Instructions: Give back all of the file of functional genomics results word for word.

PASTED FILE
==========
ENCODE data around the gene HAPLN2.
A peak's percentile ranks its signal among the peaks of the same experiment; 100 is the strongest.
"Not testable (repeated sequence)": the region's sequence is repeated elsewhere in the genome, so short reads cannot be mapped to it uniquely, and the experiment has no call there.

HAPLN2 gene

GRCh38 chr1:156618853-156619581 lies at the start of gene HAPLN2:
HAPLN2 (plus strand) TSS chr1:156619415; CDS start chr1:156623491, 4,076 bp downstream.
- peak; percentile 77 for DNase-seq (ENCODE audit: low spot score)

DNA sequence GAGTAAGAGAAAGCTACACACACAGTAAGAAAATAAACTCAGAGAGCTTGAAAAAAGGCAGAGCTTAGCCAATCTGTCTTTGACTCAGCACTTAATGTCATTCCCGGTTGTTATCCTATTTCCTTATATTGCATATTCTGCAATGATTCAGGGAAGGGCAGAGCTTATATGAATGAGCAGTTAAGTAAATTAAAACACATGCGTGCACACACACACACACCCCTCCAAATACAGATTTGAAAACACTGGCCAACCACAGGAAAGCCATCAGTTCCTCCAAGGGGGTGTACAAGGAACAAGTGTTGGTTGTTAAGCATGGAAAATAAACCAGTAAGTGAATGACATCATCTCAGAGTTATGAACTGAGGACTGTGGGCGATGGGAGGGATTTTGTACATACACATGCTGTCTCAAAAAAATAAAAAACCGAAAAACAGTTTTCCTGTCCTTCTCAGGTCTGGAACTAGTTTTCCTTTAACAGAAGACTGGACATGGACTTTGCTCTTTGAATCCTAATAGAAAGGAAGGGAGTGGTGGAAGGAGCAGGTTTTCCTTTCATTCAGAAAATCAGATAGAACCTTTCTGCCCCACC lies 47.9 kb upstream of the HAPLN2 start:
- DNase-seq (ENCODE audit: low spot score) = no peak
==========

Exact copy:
ENCODE data around the gene HAPLN2.
A peak's percentile ranks its signal among the peaks of the same experiment; 100 is the strongest.
"Not testable (repeated sequence)": the region's sequence is repeated elsewhere in the genome, so short reads cannot be mapped to it uniquely, and the experiment has no call there.

HAPLN2 gene

GRCh38 chr1:156618853-156619581 lies at the start of gene HAPLN2:
HAPLN2 (plus strand) TSS chr1:156619415; CDS start chr1:156623491, 4,076 bp downstream.
- peak; percentile 77 for DNase-seq (ENCODE audit: low spot score)

DNA sequence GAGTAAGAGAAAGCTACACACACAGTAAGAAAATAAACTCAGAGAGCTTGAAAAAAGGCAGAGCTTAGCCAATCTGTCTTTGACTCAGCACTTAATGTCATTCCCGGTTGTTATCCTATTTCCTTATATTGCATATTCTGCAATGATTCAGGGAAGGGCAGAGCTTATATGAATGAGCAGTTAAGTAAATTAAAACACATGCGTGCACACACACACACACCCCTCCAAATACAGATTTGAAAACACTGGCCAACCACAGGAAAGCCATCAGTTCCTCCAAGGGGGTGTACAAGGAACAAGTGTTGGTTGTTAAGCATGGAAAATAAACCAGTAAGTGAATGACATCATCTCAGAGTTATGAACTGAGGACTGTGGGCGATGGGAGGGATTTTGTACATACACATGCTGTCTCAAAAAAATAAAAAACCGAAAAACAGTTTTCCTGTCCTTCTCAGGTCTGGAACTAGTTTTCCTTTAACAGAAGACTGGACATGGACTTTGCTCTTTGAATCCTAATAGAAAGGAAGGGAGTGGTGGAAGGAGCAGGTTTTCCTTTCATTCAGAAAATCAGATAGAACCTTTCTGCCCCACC lies 47.9 kb upstream of the HAPLN2 start:
- DNase-seq (ENCODE audit: low spot score) = no peak